Thursday, October 25, 2012

Things I Find Fascinating: The 10 Top-Selling Novels The Year I Was Born (1978)

A few weeks ago, I posted a list of the most popular movies the year I was born.  So I thought it only appropriate to make a list of the most popular books that year as well. Included with each title is a picture of the book's cover (the original, whenever available), and below it the opening paragraph from the book.

How many of these have you read? How many have you heard of? I'd heard of five of these before posting this list, but I haven't read a single one of them. Might be an interesting long-term project to read them, huh? I'll get back to you on that if I decide to. Enjoy...

1)  Chesapeake by James A. Michener

"For some time now they had been suspicious of him. Spies had monitored his movements, reporting to the priests, and in the tribal councils his advice against going to war with those beyond the bend had been ignored. Even more predictive, the family of the girl he had chosen to replace his dead wife had refused to accept the three lengths of roanoke he had offered as her purchase price."

2)  War And Remembrance by Herman Wouk

"A Liberty boat full of sleepy hung-over sailors came clanging alongside the U.S.S. Northampton, and a stocky captain in dress whites jumped out to the accommodation ladder. The heavy cruiser, its gray hull and long guns dusted pink by the rising sun, swung to a buoy in Pearl Harbor on the incoming tide. As the boat thrummed off toward the destroyer nests in West Loch, the captain trotted up the steep ladder and saluted the colors and the quarterdeck."

3)  Fools Die by Mario Puzo

"Listen to me. I will tell you the truth about a man's life. I will tell you the truth about his love for women. That he never hates them. Already you think I'm on the wrong track. Stay with me. Really – I'm a master of magic."

4)  Bloodline by Sidney Sheldon

"He was seated in the dark, alone, behind the desk of Hajib Kafir, staring unseeingly out of the dusty office window at the timeless minarets of Istanbul. He was a man who was at home in a dozen capitals of the world, but Istanbul was one of his favorite cities. Not the tourist Istanbul of Beyoglu Street, or the gaudy Lalezab Bar of the Hilton, but the out-of-the-way places that only the Moslems knew: the yalis, and the small markets behind the souks, and the Telli Baba, the cemetery where only one person was buried, and the people came to pray to him."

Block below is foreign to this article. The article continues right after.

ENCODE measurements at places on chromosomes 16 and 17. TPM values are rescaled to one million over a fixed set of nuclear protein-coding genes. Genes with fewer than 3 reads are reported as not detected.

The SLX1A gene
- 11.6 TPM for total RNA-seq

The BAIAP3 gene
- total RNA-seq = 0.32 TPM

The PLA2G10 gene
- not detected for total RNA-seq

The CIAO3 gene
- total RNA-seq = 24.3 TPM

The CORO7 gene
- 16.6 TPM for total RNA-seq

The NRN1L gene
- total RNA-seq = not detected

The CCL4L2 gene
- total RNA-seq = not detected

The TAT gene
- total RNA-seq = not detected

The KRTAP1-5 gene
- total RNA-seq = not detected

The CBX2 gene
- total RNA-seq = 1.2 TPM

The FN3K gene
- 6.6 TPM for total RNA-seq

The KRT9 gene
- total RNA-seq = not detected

5)  Scruples by Judith Krantz

"In Beverly Hills only the infirm and the senile do not drive their own cars. The local police are accustomed to odd combinations of vehicle and driver: the stately, nearsighted retired banker making an illegal left-hand turn in his Dino Ferrari, the teen-ager speeding to a tennis lesson in a fifty-five-thousand-dollar Rolls-Royce Corniche, the matronly civic leader blithely parking her bright red Jaguar at a bus stop."

6)  Evergreen by Belva Plain

"In the beginning there was a warm room with a table, a black iron stove and old red-flowered wallpaper. The child lay on a cot feeling the good heat while the mother moved peacefully from the table to the stove. When the mother sang her small voice quavered over the lulling nonsense-words; the song was meant to be gay but the child felt sadness in it."

7)  Illusions: The Adventures Of A Reluctant Messiah by Richard Bach

"There was a Master come unto the earth, born in the holy land of Indiana, raised in the mystical hills east of Fort Wayne."

8)  The Holcroft Covenant by Robert Ludlum

"The hull of the submarine was lashed to the huge pilings, a behemoth strapped in silhouette, the sweeping lines of its bow arcing into the light of the North Sea dawn."

9)  Second Generation by Howard Fast

"Pete Lomas' mackerel drifter was an old, converted, coal-fired steam tug of a hundred and twenty-two tons, purchased as war surplus in 1919. It cost him so little then that he was able to sell its oversized engine for scrap and replace it with a modern, oil-burning plant. He named it Golden Gate, packed his wife and kids and household goods into it, and sailed from San Francisco Baby down to San Pedro. There he rented a berth for the tug and went into the mackerel business. His wife suffered from asthma, and her doctor determined that the San Francisco area was too damp. Lomas then decided to to make the move to Los Angeles County, and he bought a house in Downey."

10)  Eye Of The Needle by Ken Follett

"It was the coldest winter for forty-five years. Villages in the English countryside were cut off by the snow and the Thames froze over. One day in January the Glasgow-London train arrived at Euston twenty-four hours late. The snow and the blackout combined to make motoring perilous; road accidents doubled, and people told jokes about how it was more risky to drive an Austin Seven along Piccadilly at night than to take a tank across the Siegfried Line."

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